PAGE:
Premier League Table
The Premier League is the highest level of football (soccer, if you must!) in England and is widely considered the best football league in the world. Most football leagues around the world, including the Premier League, use a point system to determine who wins the league trophy.
Each team receives $3$ points for winning a game, $1$ point for drawing (tie), and $0$ for losing. After $38$ games (also called “fixtures”) in a season spanning from August to May, the winner of the league is the team with the most points.
However, if points are tied, it goes to whichever team has the best goal differential (GD) calculated by taking the goals scored (called GF, goals for) minus goals let in (called GA, goals against). Note that goal differential can be a negative number. If neither points nor GD can break the tie, the teams are sorted alphabetically.1
The Premier League needs your help! The company they hired couldn’t figure out how to make the table, so they hired you to create a sorted Premier League table based off of the results of all matches from a season.
The first line of input will be $N$, the number of fixtures to follow. The next $N$ lines will be the scores of each fixture throughout a season in the following format:
Team_One X-Y Team_Two
where Team_One is the first team and X is their score for that fixture and Team_Two is the second team and Y is their score for that fixture. Both X and Y are guaranteed to be non-negative numbers.
Team names will only have upper- and lower-case letters or underscores. No team names will have any whitespace.
The minimum amount of goals scored by either team is $0$, while the maximum is $1\, 000\, 000$.2
The minimum number of unique teams given is $2$, while the maximum is $20$ unique teams.
While a traditional season has $38$ games, the number of games provided in the inputs can be anywhere from $1$ to $10\, 000$.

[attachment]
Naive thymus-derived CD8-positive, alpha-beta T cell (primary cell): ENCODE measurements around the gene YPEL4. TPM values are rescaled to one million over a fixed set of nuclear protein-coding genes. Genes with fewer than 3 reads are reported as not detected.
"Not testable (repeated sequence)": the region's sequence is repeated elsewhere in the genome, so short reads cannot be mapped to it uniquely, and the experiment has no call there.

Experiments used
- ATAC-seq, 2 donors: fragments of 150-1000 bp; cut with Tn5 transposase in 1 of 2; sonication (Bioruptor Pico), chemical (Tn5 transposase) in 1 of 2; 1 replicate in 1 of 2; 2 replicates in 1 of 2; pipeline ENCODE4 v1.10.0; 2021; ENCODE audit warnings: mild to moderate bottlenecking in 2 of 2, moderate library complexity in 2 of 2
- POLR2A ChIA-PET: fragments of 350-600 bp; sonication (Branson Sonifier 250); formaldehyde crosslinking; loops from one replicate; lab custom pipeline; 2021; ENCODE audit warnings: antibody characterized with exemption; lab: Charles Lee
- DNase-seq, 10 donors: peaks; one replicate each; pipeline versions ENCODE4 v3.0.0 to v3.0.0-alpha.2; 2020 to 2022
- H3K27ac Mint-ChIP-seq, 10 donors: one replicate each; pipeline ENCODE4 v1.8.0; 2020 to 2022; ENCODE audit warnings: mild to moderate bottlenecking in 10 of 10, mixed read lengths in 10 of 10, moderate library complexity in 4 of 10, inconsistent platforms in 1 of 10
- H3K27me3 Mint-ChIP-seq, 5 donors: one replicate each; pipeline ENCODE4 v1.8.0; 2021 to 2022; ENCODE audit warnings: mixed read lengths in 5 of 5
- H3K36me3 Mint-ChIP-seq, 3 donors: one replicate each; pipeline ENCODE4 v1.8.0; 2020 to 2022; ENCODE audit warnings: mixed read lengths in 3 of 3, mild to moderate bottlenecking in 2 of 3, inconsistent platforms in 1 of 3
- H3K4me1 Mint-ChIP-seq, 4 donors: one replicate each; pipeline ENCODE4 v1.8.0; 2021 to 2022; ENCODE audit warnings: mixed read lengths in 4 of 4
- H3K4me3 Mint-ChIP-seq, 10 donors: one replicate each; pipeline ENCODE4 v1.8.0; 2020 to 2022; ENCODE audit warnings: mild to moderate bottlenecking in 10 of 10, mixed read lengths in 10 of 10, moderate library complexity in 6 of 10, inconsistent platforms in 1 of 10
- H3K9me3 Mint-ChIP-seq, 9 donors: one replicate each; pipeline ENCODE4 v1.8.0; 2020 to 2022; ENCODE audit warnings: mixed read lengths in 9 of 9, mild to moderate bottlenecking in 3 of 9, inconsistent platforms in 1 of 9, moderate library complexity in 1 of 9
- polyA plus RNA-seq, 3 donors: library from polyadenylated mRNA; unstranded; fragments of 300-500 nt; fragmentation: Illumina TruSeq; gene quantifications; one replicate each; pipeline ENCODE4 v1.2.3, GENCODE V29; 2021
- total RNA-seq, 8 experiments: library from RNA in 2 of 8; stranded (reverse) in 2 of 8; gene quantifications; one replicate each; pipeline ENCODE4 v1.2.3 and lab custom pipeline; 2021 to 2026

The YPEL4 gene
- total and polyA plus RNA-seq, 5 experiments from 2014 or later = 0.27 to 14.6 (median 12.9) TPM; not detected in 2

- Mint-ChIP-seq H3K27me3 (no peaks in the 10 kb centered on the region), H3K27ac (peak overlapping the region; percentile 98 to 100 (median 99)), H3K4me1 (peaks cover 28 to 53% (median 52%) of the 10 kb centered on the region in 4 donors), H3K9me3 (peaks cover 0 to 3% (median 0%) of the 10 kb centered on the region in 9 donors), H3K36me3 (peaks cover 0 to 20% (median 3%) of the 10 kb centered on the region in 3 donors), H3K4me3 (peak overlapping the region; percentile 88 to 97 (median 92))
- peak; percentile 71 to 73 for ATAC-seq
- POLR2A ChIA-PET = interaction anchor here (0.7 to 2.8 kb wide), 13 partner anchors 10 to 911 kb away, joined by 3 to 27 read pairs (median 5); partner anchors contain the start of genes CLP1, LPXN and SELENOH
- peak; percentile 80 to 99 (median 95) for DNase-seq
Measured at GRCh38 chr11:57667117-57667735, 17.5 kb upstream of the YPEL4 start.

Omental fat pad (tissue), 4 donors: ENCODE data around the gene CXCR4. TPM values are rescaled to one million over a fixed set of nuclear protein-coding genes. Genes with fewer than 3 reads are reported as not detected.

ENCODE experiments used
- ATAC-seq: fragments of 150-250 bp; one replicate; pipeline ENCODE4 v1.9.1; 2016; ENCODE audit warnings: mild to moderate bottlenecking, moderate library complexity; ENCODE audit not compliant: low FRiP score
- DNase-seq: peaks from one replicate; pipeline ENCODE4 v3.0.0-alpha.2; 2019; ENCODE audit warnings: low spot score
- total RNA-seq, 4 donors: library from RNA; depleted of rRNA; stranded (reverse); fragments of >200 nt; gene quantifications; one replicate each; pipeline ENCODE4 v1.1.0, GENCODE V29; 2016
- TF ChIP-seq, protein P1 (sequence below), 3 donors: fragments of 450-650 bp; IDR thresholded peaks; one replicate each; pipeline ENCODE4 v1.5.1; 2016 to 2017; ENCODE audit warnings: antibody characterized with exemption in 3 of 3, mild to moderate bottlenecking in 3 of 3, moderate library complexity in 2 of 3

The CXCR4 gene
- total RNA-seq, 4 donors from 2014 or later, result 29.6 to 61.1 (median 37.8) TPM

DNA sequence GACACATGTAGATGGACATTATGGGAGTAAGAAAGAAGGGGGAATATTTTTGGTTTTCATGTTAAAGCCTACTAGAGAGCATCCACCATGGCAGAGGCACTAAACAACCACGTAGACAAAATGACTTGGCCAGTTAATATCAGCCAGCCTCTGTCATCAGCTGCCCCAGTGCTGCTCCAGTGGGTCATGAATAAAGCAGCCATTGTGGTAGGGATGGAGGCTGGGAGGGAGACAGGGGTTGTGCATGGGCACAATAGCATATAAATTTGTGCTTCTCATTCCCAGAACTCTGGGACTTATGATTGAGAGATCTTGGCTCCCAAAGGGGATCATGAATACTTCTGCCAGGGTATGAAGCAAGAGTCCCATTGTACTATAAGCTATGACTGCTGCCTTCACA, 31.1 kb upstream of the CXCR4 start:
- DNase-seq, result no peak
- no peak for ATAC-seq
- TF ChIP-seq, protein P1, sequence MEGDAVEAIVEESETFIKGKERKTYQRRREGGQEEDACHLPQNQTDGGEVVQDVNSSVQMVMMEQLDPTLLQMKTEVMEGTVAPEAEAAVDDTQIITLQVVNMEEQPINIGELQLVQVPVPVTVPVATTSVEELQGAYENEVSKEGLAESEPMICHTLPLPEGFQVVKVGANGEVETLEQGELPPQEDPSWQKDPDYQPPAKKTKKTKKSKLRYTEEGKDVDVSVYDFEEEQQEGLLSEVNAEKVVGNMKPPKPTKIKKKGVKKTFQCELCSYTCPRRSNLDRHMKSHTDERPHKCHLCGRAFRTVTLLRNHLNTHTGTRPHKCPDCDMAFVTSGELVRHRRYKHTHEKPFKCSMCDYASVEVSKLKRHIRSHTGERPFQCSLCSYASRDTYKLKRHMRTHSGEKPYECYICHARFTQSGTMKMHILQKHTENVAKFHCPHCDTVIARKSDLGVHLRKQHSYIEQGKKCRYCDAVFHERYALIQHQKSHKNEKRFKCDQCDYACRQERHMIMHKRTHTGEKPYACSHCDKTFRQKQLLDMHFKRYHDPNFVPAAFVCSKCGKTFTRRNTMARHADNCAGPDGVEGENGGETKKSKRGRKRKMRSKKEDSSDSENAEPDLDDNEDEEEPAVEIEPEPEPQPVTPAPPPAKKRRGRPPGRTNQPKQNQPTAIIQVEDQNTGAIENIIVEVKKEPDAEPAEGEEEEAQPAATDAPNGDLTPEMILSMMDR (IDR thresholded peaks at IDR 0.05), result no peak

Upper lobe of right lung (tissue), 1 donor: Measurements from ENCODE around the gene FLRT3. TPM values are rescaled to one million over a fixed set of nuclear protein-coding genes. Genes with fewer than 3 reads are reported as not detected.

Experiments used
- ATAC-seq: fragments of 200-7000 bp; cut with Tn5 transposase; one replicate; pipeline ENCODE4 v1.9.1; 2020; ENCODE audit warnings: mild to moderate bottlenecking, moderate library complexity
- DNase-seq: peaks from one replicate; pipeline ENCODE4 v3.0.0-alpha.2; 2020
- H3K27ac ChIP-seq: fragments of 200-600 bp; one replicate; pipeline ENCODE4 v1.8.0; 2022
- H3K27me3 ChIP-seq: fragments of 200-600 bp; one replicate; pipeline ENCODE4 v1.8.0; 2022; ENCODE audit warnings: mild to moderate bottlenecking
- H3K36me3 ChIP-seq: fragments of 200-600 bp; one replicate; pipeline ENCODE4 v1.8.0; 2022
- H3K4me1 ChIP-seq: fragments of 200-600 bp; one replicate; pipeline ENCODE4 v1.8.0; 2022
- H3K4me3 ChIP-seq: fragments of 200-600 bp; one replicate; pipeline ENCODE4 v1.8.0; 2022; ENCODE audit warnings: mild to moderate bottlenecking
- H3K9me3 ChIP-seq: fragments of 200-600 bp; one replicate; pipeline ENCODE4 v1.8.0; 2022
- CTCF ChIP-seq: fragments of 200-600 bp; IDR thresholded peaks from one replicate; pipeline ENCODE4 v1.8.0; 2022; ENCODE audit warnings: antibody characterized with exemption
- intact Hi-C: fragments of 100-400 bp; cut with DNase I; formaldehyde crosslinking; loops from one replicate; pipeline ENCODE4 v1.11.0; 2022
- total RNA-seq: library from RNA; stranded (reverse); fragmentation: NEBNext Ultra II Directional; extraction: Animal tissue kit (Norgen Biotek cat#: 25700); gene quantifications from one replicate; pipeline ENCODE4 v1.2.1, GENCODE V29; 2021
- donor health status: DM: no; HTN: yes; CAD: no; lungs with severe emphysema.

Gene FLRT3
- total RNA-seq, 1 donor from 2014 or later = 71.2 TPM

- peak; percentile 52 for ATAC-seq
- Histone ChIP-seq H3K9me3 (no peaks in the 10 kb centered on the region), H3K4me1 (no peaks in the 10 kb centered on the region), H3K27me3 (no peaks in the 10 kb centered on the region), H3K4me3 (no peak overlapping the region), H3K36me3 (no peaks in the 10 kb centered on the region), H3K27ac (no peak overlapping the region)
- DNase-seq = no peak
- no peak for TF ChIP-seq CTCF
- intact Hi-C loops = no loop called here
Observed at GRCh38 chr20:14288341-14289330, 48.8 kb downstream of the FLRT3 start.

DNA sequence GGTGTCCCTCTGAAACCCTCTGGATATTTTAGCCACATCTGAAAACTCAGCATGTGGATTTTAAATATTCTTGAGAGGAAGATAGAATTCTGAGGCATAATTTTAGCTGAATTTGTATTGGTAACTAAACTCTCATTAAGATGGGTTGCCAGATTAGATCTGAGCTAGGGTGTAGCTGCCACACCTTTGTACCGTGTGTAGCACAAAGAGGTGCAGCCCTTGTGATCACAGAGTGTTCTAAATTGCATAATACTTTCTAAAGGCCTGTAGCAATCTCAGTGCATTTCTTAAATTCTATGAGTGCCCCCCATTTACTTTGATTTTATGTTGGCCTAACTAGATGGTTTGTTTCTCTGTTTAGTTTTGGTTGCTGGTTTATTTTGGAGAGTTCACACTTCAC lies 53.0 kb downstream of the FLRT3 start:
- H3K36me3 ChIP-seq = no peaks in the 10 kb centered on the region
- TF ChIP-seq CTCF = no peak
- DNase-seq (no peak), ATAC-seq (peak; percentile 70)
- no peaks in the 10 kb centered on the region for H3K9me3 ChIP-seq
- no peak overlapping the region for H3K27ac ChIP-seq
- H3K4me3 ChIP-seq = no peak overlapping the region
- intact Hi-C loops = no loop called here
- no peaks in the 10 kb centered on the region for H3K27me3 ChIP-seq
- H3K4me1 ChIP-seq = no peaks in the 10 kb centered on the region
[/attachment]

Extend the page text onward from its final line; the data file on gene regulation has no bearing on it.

The output is a sorted league table with each line representing data from a single team. The data on each line should be space-separated, and should be as follows:
Team name, how many games the team has played (MP), number of wins, number of draws, number of losses, goals for (GF), goals against (GA), goal differential (GD), and points (PTS).
Each team is uniquely identified by their name in the input; there will be no duplicate team names.
Sorting priority (from highest to lowest) is points $\rightarrow $ GD $\rightarrow $ alphabetical. For instance, if two teams both have $70$ points, then the team with the higher GD will appear earlier in the table. If two teams have both the same number of points and the same GD, then the team whose name comes first alphabetically will appear earlier in the table.
|Sample Input 1||Sample Output 1|
2 Manchester_City 1-3 Liverpool Leicester_City 2-1 Manchester_United
Liverpool 1 1 0 0 3 1 2 3 Leicester_City 1 1 0 0 2 1 1 3 Manchester_United 1 0 0 1 1 2 -1 0 Manchester_City 1 0 0 1 1 3 -2 0
|Sample Input 2||Sample Output 2|
4 Watford 4-1 Wolves Aston_Villa 3-1 Burnley Watford 4-2 Leeds_United Crystal_Palace 2-4 Aston_Villa
Watford 2 2 0 0 8 3 5 6 Aston_Villa 2 2 0 0 7 3 4 6 Burnley 1 0 0 1 1 3 -2 0 Crystal_Palace 1 0 0 1 2 4 -2 0 Leeds_United 1 0 0 1 2 4 -2 0 Wolves 1 0 0 1 1 4 -3 0
- No, they don’t use this as the actual tie-breaker.
- Yes, a million goals scored in one game is physically impossible.